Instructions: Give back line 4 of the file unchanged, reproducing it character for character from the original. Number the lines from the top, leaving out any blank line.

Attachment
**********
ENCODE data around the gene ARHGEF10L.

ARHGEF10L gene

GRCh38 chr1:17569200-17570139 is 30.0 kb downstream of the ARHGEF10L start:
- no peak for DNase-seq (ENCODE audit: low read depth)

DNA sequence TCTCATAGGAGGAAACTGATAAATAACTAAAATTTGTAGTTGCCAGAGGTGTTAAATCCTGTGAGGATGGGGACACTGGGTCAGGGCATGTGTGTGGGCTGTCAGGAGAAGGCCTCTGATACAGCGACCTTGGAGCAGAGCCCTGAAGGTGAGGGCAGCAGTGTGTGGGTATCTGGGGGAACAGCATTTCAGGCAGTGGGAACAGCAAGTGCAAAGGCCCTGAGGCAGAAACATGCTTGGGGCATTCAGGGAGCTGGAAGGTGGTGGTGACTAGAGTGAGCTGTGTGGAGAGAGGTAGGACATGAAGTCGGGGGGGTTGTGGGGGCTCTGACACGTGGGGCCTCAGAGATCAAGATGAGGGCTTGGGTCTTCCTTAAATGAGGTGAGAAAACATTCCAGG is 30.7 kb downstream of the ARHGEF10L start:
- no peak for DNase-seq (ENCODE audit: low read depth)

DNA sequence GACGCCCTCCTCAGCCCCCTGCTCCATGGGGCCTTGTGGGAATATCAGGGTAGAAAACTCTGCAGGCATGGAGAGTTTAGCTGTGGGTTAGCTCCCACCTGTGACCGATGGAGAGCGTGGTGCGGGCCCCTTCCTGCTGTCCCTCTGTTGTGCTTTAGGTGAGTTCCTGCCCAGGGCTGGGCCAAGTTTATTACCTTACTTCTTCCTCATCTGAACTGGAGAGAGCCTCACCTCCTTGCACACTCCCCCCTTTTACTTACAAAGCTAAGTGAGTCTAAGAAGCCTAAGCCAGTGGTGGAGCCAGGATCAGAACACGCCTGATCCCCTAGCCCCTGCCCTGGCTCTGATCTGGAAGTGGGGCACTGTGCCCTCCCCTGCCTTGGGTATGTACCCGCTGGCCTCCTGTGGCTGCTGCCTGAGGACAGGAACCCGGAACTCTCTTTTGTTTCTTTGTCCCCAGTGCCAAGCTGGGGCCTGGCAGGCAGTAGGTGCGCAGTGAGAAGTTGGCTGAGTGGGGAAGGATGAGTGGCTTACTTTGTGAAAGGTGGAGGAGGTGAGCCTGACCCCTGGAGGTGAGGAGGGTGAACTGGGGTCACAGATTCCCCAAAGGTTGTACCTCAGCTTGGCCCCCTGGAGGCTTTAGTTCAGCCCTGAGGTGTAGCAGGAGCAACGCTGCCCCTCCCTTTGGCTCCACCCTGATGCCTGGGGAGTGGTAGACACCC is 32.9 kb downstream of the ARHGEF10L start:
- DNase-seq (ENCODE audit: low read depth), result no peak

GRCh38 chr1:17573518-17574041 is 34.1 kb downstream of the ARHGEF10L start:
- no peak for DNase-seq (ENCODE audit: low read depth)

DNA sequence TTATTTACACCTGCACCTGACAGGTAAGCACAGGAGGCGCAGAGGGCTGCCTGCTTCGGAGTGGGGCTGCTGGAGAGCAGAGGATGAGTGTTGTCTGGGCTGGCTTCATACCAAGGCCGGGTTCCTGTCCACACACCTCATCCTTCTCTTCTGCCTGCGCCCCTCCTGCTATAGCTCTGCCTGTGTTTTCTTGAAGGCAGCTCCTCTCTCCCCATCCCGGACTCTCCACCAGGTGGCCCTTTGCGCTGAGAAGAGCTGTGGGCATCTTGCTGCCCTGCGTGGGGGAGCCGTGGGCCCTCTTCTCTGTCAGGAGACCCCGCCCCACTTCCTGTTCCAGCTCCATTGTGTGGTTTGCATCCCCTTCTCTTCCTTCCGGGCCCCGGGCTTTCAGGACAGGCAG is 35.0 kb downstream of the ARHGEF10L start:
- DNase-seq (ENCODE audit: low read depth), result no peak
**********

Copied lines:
- no peak for DNase-seq (ENCODE audit: low read depth)